SRINAGAR: A partial to complete shutdown is being observed in the valley where government forces yesterday shot dead a 22-year-old boy in north Kashmir's Baramulla district.

Despite orders of the chief minister Mehbooba Mufti as well as the union home minister Rajnath Singh to exercise "maximum restraint" while dealing with protesters, forces went on a rampage across the valley on Friday, causing injuries to over 100 protesters.

In north Kashmir's Baramulla district, forces shot and killed Waseem Ahmad Lone in a paddy field in Nadihal village. The incident has heightened tensions after few days of relative calm in Kashmir, mounting the toll of deceased in the ongoing uprising to 88.

"An Army convoy was passing along the road while we were working. Suddenly some shots rang and I saw Waseem fall down. He was in a pool of blood. We took him to hospital but doctors said he was dead already," one of the men working alongside Waseem in the field said, wishing anonymity.

An Army spokesman in Srinagar said they are "investigating the incident".

Amid anti-India and pro-freedom slogans, thousands of people attended the last rites of the slain youth at his native village on Saturday with his father, a teacher, leading the prayers at a school ground following which the slain youth was laid to rest.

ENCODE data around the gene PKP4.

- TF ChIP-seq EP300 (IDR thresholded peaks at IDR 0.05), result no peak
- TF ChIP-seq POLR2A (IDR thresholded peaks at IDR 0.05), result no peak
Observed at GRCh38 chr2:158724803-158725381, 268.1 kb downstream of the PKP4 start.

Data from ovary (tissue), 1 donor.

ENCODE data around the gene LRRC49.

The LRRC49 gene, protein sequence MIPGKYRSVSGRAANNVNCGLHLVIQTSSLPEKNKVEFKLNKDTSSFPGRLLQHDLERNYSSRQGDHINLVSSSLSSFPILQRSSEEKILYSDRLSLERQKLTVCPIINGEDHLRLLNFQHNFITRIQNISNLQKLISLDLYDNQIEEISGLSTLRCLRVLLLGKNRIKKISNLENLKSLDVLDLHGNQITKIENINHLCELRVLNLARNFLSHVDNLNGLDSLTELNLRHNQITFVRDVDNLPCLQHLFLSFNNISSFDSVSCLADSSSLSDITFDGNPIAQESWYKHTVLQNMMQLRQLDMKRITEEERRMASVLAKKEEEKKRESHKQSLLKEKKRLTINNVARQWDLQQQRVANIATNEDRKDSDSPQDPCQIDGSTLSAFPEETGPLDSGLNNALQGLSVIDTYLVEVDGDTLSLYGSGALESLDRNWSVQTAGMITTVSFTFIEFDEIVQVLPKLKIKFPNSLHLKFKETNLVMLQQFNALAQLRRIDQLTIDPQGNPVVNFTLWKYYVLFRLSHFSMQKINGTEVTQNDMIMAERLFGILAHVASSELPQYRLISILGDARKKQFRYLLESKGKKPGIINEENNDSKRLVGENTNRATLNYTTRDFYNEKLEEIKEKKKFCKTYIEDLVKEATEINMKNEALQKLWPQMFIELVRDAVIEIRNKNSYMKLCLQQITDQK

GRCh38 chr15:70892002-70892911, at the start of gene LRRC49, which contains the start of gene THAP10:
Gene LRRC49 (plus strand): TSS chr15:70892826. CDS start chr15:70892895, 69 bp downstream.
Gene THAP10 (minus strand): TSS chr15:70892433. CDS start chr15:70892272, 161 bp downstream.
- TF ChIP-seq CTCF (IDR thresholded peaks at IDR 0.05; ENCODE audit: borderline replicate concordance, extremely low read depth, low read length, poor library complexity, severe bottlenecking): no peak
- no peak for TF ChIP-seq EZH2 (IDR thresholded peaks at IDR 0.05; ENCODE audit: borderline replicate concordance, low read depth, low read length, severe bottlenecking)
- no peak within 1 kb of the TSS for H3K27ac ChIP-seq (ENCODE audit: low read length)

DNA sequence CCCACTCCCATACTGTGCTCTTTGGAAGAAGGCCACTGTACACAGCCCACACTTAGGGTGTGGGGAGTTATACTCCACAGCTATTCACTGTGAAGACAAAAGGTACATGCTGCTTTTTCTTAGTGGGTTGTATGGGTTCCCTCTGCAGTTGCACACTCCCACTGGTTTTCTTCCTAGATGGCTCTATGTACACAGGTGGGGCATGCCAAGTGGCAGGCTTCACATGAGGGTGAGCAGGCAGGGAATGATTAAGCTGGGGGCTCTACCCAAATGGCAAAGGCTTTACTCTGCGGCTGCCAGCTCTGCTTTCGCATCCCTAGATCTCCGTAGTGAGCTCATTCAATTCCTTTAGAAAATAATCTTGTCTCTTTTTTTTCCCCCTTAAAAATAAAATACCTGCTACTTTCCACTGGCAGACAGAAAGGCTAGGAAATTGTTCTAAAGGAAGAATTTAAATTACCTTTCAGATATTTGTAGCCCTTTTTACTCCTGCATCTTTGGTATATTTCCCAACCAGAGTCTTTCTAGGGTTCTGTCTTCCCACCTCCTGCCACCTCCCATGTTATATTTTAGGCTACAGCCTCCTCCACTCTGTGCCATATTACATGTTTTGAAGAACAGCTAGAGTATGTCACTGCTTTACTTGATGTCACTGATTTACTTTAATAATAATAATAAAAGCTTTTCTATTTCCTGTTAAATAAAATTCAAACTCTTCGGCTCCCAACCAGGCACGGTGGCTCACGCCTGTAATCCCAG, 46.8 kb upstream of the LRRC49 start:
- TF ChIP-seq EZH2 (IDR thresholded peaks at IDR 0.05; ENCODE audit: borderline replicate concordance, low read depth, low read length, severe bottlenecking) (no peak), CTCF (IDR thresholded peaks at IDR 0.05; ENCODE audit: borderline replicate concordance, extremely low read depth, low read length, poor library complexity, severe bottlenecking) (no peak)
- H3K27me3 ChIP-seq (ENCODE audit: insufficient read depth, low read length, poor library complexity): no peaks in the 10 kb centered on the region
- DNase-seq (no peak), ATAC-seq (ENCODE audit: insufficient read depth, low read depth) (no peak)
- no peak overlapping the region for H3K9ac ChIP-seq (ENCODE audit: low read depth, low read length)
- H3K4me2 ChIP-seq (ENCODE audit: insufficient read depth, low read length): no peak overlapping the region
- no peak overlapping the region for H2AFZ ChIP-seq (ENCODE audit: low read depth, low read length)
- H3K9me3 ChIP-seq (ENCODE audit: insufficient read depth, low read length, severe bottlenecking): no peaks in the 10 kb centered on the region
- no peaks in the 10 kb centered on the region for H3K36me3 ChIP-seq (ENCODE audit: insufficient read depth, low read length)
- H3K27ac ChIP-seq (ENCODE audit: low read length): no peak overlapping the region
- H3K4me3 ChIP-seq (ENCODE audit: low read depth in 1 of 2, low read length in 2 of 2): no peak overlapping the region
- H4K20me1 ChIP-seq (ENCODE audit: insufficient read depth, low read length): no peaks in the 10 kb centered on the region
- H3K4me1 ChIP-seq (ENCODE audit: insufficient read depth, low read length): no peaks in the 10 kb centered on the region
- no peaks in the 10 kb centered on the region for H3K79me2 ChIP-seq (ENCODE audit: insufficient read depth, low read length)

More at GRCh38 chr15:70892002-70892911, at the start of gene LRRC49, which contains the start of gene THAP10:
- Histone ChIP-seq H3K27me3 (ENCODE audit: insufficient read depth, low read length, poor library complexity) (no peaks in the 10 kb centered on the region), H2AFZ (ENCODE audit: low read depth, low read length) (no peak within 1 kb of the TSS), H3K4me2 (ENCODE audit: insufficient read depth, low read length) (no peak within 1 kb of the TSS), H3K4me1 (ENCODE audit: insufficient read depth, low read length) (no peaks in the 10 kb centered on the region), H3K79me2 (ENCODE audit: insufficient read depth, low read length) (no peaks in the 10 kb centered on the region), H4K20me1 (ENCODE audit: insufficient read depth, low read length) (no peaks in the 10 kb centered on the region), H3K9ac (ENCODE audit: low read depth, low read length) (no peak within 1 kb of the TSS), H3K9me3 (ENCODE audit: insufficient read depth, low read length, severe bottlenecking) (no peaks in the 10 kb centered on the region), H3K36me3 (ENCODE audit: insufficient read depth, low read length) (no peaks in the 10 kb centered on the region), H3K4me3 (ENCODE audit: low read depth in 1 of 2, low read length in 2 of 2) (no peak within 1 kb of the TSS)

In many places across Kashmir yesterday, forces fired pellets indiscriminately at protesters to foil freedom marches called by the unified Hurriyat leadership who are urging India and Pakistan to start a dialogue for "permanent settlement" of Kashmir issue.

At the historic Chrar-i-Sharief town in central Kashmir, which had remained largely peaceful over the last 78 days of unrest, police and paramilitary forces fired pellets to disperse a group of youth who tried to take out a freedom rally.

"Six persons were admitted to the hospital with pellet injuries of which two were referred to Srinagar in a critical state. One of them has severe pellet injuries in his face and chest," a doctor at SDH Chrar-i-Sharief where the victims were brought for treatment, said.

The escalation in violence comes despite the assurances of the home minister Rajnath Singh that the region will return to normalcy in seven days; there has been little change on the ground with the authorities grappling to restore inter-district connectivity.

According to a PTI report on September 11, Mr Singh had asked for "normalcy to be restored within a week in Kashmir; school and other educational institutions should function as students are worst sufferers during the prolonged turmoil".

However, the government as well as private educational institutions continue to remain shut while as shops and other business establishments continue to observe strike while public transport remains off roads on the call of the Hurriyat.

(Photographs Basit Zargar)